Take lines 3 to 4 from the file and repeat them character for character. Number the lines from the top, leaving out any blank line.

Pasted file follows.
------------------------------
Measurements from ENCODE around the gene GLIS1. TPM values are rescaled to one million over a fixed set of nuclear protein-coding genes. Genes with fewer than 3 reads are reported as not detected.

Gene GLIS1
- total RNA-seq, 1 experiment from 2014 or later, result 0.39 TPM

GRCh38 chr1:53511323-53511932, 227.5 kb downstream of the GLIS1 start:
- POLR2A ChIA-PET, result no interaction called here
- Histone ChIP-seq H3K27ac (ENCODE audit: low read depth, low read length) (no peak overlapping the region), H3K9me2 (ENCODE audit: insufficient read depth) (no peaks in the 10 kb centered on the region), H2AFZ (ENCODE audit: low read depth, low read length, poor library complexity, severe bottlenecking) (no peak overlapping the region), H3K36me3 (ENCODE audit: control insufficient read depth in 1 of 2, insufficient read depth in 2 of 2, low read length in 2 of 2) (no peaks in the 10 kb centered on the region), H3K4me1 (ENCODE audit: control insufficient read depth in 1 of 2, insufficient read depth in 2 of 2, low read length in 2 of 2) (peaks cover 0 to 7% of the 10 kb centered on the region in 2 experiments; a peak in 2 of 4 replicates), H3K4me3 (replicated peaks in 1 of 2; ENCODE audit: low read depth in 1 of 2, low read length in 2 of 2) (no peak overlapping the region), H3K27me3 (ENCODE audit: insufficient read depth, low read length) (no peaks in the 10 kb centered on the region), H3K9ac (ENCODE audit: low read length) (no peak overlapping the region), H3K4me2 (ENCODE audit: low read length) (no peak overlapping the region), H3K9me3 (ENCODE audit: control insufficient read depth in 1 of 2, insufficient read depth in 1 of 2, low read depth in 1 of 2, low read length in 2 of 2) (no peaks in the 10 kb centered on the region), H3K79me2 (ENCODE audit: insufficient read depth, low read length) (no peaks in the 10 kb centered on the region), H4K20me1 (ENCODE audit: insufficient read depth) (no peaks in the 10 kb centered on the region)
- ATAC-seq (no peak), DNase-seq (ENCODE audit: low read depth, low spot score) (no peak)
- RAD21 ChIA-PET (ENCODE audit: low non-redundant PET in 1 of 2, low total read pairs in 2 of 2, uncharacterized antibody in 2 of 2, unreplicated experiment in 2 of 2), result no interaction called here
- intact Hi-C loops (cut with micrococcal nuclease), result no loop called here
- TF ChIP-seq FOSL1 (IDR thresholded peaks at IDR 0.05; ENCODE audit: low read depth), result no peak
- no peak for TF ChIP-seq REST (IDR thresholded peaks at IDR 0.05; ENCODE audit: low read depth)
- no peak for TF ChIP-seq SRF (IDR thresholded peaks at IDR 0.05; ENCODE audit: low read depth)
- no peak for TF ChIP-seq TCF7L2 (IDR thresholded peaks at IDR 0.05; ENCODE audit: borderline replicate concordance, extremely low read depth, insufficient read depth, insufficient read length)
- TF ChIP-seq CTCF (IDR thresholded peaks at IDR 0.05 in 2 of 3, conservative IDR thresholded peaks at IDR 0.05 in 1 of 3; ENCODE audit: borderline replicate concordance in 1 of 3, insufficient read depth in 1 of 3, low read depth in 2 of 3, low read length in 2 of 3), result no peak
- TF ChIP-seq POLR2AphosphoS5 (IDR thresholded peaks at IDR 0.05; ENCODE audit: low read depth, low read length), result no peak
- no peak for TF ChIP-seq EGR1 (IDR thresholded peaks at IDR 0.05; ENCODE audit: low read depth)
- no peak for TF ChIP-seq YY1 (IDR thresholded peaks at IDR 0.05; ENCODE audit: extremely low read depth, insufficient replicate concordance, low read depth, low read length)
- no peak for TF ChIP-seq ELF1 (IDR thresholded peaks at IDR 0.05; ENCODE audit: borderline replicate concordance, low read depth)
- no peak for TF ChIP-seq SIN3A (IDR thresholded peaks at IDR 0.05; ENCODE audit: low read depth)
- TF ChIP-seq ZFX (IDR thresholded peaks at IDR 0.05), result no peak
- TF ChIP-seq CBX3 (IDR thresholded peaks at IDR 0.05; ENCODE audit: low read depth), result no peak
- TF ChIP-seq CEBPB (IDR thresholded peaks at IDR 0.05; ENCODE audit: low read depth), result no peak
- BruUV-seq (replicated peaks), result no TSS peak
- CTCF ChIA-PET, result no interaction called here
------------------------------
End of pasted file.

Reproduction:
- total RNA-seq, 1 experiment from 2014 or later, result 0.39 TPM

GRCh38 chr1:53511323-53511932, 227.5 kb downstream of the GLIS1 start: